The Converse of the Pythagorean Theorem
 The Converse of the Pythagorean Theorem
 The Converse of the Pythagorean Theorem – Explanation
 The Converse of the Pythagorean Theorem – Examples
 The Converse of the Pythagorean Theorem – Practice
 The Converse of the Pythagorean Theorem – Summary
 The Converse of the Pythagorean Theorem – Frequently Asked Questions
Basics on the topic The Converse of the Pythagorean Theorem
The Converse of the Pythagorean Theorem
The converse of the Pythagorean Theorem is an important idea in geometry. It helps us figure out if a triangle has a right angle. If adding the squares of the two shorter sides equals the square of the longest side, then the triangle is a right triangle. Applying the Pythagorean Theorem is very useful for solving math problems and is also used in many reallife situations where right angles are needed.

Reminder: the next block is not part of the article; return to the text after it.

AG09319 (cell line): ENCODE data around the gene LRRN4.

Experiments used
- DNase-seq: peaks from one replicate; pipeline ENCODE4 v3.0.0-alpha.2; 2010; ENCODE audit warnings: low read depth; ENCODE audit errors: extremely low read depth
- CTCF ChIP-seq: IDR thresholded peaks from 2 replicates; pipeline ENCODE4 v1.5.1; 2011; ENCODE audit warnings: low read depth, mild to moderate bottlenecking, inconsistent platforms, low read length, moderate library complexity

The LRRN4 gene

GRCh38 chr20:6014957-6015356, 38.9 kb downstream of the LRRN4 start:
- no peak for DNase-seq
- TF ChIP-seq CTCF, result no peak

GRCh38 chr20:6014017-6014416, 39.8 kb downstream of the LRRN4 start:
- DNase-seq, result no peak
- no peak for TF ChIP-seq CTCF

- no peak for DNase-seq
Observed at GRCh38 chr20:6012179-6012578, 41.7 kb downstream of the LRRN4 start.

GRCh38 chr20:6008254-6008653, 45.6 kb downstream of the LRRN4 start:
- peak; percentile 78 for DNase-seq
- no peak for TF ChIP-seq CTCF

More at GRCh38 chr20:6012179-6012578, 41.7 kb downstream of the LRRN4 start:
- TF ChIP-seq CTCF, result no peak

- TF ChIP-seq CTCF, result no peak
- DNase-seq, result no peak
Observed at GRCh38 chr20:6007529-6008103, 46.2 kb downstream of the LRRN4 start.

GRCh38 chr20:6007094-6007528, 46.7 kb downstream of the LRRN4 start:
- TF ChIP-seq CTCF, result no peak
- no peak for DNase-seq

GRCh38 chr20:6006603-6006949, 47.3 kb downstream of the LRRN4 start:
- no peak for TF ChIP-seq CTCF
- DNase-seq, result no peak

The Converse of the Pythagorean Theorem states that for any triangle with sides of lengths a, b, and c (where c is the longest side), if a^{2} + b^{2} = c^{2} holds true, then the triangle is a right triangle with the right angle opposite side c.
The Converse of the Pythagorean Theorem – Explanation
The converse of the Pythagorean Theorem helps confirm the nature of a triangle by relating the squares of its side lengths. This property is especially useful in fields like construction, where confirming right angles is crucial for the integrity of structures.
Step  Description  Detail 

1  Identify the sides  Determine which side would be the hypotenuse if the triangle were rightangled. This is always the longest side, $c$. 
2  Apply the theorem  Square the lengths of the shorter sides ($a$ and $b$) and sum them up. 
3  Compare the sum to $c^{2}$  If $a^{2} + b^{2}$ equals $c^{2}$, the triangle is right. 
The Converse of the Pythagorean Theorem – Examples